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Torture watchdog slams conditions in Irish prisons

The report from a Council of Europe committee heavily criticises conditions in some of the country’s major prisons.

Mountjoy prison is among those criticised in the report
Mountjoy prison is among those criticised in the report
Image: Haydn West/PA Archive/Press Association Images

CONDITIONS IN IRISH prisons have been described as “inhumane and degrading” following a damning report by a European Committee on human rights.

The report outlines allegations of serious assaults on inmates by prison officers and says that 25 per cent of the prison population in the Republic “slopped out” everyday – using bottles and plastic bags to relieve themselves in front of each other in cramped cells.

The report was conducted by the Council of Europe’s anti-torture watchdog, the Committee for the Prevention of Torture and Inhuman or Degrading  Treatment or Punishment (CPT), which visited Ireland between the 25 January and 5 February last year.

The committee investigated detention conditions in prisons, Garda stations and the country’s psychiatric institutions.  The report raises key concerns about the situation in older prisons due to worsening overcrowding and poor conditions.

The CPT outlined concerns about healthcare provisions at Cork, Midlands and Mountjoy Prisons including the administration of methadone and the prescription of medication.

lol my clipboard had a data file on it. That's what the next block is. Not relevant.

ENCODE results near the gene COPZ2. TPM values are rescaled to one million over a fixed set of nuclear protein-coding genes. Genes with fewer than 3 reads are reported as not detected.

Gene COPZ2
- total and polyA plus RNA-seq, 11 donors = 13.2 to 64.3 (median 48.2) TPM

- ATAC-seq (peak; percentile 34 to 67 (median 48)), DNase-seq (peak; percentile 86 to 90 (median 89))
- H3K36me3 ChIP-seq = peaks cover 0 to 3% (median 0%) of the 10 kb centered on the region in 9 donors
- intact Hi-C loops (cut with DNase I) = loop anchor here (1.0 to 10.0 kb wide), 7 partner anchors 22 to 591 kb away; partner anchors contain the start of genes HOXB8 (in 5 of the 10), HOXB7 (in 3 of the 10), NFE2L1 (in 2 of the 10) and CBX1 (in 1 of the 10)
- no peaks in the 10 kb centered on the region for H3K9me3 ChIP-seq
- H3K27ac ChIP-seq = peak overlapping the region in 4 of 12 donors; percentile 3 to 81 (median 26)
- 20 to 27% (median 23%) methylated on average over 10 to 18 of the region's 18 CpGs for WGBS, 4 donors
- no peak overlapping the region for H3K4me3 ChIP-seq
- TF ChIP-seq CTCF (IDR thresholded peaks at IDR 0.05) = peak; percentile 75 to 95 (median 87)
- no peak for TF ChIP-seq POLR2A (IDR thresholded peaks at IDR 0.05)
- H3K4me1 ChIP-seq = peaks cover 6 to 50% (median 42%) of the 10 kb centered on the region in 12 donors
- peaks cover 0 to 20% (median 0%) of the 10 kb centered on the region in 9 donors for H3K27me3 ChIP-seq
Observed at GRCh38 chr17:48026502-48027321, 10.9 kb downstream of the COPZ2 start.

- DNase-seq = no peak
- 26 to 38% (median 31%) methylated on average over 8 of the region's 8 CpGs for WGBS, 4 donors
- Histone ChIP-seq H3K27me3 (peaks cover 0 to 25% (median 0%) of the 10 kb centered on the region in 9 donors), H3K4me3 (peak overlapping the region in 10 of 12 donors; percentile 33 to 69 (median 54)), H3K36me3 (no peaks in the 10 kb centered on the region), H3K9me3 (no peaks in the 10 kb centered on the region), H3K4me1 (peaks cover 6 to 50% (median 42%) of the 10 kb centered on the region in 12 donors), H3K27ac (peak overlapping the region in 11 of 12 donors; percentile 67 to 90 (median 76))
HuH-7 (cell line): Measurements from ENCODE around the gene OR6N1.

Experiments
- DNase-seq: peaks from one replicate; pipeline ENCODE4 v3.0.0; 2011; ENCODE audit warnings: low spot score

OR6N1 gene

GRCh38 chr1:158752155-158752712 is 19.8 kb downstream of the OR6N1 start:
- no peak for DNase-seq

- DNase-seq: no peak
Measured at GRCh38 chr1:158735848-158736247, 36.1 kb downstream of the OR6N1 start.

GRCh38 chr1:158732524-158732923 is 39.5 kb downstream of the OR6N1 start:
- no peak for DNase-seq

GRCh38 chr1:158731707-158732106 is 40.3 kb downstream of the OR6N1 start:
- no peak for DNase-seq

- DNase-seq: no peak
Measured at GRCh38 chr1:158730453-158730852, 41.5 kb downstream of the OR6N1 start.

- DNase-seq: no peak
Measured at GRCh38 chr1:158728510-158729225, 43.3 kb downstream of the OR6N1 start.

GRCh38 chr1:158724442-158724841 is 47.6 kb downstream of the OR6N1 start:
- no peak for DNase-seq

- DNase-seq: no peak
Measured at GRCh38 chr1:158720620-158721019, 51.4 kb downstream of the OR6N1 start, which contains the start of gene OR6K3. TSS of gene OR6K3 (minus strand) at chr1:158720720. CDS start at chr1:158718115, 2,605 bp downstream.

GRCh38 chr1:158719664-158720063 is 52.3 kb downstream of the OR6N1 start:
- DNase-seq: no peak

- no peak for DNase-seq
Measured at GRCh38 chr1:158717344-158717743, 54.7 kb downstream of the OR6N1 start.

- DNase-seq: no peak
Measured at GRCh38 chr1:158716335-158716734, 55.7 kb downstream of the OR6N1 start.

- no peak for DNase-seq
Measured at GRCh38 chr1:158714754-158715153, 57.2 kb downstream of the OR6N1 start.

The CPT also criticises the use of special observation cells and encouraged prison authorities to continue improving access to psychiatric care in prisons.

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More specifically, among the most shocking findings was the fact that stabbings and attacks were an almost daily occurrence in Mountjoy prison, where 632 men are packed into a space for a maximum of 540. The jail is described as “unsafe for prisoners and prison staff”and is characterised by violence, gangs and drugs.

In response to the report, the Irish Council for Civil Liberties has called for the incoming government to take urgent action in implementing the changes recommended by the CPT.

Its director Mark Kelly said:

This report makes clear that conditions in our prisons remain inhumane and degrading. Fair trial safeguards have been weakened and people in psychiatric care are still being kept in insalubrious and unsafe conditions.

The ICCL calls upon the incoming Government to take urgent action to implement recommendations by the European Committee for the Prevention of Torture which have been ignored for far too long.

After a full Dáil debate on the Committee’s findings, an inter-departmental group must be given specific responsibility to ensure that the CPT’s recommendations are implemented within a clear timeframe.

Read the full Council of Europe report here >

About the author:

Hugh O'Connell

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